For help with your FAFSA or to get more information, attend the FAFSA event or see your counselor.
Spring baseball season is right around the corner and Coach Street and Coach Crandall feel it is never too soon to start warming up. Early morning indoor practices started in late November to prepare the team to get an early start for the upcoming season.
Last year East baseball team ended the 2016 season with a 20-3 record while making it all the way to sectionals. The East Eagles will be starting their new season without six of their all-star seniors from last year and will need to find some new outfielders. The coaches are taking steps to improve their program so they are as good as or better than last year.
New indoor practices are being offered to the team this season. Each Wednesday morning practice is offered from 6:00 a.m. to 7:15 a.m. in the upper gym for all JV/Varsity players. There are benefits of the early morning practices for each player. Coach Street states, “Well, there are no other sports that we could interfere with that early. Also, their arms will be fresh by the time the season gets here.”
There are also benefits specifically for pitchers and catchers. “The hopes are for the majority of pitchers and catchers to show up and mainly work on location and speed because of the new rule they put up for high school pitch counts,” states Street. The new rule Coach Street is referring to is a proposal by the New York State public high school association to implement a mandatory limit on the number of pitches a baseball player can throw within a certain time limit.
Getting up so early can be difficult for players and coaches, but Coach Street is motivated by “knowing how important it is not only for the coaches but for the players. It's a motivation for the players to come to practice knowing that we could make it to another sectional championship.”
The team is always looking for new talent. If baseball is one of yours reach out to Coach Crandall or Coach Street for more information.
Finishing up high school, some of you might be turning 18. This means so many different things! You get to apply for your driver’s license, and vote for your first time, among other privileges. But some newly found privileges aren't as good as they seem to be. One trip to the corner store or gas station and you are bombarded with tobacco. Different products like cigarettes, cigars, chewing tobacco, e-cigs, and vaporizers. You can now buy them, but why would you?
The decision is up to you. But remember, cigarettes and other tobacco-related products are basically designed to kill you, due to the fact there are no actual health benefits and they are full of toxic substances. The risks of smoking completely outweigh any possible positives. Cancer, throat and lung damage, gum disease, and heart disease are among the consequences of tobacco use. Also, you stink. Hate to say it but smokers reek. Anyone who smokes can be found by the distinct smoky odor around your clothes.
Smoking marijuana is another temptation among teens, even though it’s definitely not an 18-year-old privilege. The devil's lettuce, kush, chronic, it comes in many names and many forms. It makes you high and smells like skunk. But before you go and spark up that blunt, think about is it even worth it. At our age, many different studies have shown that smoking marijuana can decrease grey matter in your brain. This damages sensory and muscle control. Also, smoking anything isn't good for your lungs. It also happens to be completely illegal.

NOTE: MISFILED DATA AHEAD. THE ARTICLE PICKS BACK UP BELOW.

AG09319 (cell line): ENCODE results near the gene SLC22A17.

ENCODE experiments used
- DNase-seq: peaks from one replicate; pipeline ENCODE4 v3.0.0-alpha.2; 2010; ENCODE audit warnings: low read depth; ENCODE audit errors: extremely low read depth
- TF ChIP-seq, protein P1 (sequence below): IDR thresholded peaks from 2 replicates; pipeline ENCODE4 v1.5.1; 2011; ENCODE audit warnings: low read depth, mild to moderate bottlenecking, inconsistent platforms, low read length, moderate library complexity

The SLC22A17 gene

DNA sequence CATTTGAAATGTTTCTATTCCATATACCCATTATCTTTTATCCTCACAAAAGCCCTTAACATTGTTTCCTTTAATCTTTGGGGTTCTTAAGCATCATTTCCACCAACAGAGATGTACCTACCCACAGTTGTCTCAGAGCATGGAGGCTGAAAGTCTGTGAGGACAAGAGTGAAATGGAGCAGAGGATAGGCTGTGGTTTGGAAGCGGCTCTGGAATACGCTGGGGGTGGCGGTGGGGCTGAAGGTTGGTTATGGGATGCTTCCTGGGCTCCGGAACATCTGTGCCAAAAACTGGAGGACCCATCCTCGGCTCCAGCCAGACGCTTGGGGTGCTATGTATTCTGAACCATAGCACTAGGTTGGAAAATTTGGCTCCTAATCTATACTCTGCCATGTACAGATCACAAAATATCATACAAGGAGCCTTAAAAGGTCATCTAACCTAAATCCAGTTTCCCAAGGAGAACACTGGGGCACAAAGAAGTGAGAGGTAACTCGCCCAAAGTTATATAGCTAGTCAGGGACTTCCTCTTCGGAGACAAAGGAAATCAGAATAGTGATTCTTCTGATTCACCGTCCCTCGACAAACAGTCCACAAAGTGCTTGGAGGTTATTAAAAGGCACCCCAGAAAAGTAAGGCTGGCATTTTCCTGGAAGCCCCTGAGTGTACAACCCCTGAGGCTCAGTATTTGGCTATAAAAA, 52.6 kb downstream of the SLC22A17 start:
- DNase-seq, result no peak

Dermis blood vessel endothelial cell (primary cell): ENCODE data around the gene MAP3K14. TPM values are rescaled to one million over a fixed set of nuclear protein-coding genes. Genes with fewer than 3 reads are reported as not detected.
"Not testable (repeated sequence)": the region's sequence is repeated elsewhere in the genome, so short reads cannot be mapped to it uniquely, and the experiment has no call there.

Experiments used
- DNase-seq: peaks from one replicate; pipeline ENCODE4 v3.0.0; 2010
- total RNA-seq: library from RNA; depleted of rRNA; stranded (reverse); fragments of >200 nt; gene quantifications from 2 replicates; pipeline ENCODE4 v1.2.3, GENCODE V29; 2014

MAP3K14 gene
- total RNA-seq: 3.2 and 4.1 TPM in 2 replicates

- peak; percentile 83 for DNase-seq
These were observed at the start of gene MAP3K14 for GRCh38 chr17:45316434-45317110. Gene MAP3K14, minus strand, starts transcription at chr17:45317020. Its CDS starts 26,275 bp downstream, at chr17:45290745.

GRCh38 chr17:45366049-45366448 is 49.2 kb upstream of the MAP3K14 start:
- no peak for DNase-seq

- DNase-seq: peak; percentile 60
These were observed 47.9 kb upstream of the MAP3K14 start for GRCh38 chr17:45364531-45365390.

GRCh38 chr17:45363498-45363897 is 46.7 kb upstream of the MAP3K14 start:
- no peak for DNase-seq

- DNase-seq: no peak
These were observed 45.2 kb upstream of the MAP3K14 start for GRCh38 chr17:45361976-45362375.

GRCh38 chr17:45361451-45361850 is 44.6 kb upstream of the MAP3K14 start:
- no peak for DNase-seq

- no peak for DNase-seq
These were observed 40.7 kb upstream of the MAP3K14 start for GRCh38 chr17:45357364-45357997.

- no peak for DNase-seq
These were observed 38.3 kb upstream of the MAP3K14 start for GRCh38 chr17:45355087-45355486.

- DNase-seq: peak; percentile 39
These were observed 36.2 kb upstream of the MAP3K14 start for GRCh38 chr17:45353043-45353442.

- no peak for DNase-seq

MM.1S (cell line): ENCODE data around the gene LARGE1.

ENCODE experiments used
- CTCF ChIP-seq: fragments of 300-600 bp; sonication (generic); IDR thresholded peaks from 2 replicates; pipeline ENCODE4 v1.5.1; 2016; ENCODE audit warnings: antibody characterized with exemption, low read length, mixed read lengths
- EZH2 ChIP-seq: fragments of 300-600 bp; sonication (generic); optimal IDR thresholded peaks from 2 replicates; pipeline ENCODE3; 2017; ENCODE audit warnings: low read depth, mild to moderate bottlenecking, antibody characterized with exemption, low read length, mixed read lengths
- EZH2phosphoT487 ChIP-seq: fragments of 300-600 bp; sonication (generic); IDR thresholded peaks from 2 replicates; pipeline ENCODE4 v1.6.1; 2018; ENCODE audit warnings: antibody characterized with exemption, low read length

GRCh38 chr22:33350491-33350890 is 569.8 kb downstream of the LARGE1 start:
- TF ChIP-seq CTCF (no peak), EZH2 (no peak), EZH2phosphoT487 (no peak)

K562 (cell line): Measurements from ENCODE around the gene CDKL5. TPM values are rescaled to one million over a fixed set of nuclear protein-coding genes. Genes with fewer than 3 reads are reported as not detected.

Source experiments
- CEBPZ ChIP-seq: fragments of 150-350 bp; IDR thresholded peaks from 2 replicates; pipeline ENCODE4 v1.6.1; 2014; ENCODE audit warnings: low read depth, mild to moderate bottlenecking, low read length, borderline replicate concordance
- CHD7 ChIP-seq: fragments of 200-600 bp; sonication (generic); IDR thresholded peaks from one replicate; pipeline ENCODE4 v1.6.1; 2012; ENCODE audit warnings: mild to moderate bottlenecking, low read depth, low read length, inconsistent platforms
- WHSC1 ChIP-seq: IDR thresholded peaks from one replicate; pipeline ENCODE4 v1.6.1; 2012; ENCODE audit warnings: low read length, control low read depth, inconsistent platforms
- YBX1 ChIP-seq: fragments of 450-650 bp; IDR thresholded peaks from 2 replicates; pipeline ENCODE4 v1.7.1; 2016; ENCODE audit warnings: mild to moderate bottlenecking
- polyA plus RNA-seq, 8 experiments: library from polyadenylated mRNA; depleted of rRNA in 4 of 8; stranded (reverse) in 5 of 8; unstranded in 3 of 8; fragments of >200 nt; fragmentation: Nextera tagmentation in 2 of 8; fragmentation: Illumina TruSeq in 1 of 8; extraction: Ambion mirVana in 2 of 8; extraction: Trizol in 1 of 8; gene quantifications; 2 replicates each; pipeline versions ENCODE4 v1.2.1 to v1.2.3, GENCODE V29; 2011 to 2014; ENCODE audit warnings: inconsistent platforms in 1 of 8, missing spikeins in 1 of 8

Now remember, you are legally grown up now, so the choice is yours. Are you going to do what’s best for your health or are you going to suffer the consequences?
Here at East High School, some students have gotten used to skipping their classes. And it has become a huge problem, not just for the students but also for the teachers and staff members around the schools. Many students come to school so they’re marked present for the day, but rarely attend certain classes, so there are whole subjects they’re missing out on.
There are many reasons why kids skip class. East High secretary Ms. Turner sees a lot of kids in the office. She said “some kids skip class just to go hang out with their friends. Others go to class just to be put in the attendance at present and then leave.” She goes on to say, “Some kids have trouble learning and get frustrated so they end up walking away. Others don't like the way the teacher teaches.”
There are many places where kids go when they’re skipping, such as the hallways, auditorium, the halls near the Student Support Center or the stair well. Even if a student doesn’t like a particular class or a certain teacher, they’re hurting themselves by not going and learning what they need to graduate.
SSO’s have been doing hall sweeps every period in an effort to try to make sure each and every student is in class on time. Students are even getting ISS for repeated skipping. Hall sweeps have been successful lately so hopefully kids starts to notice that their education matters and they should take it more seriously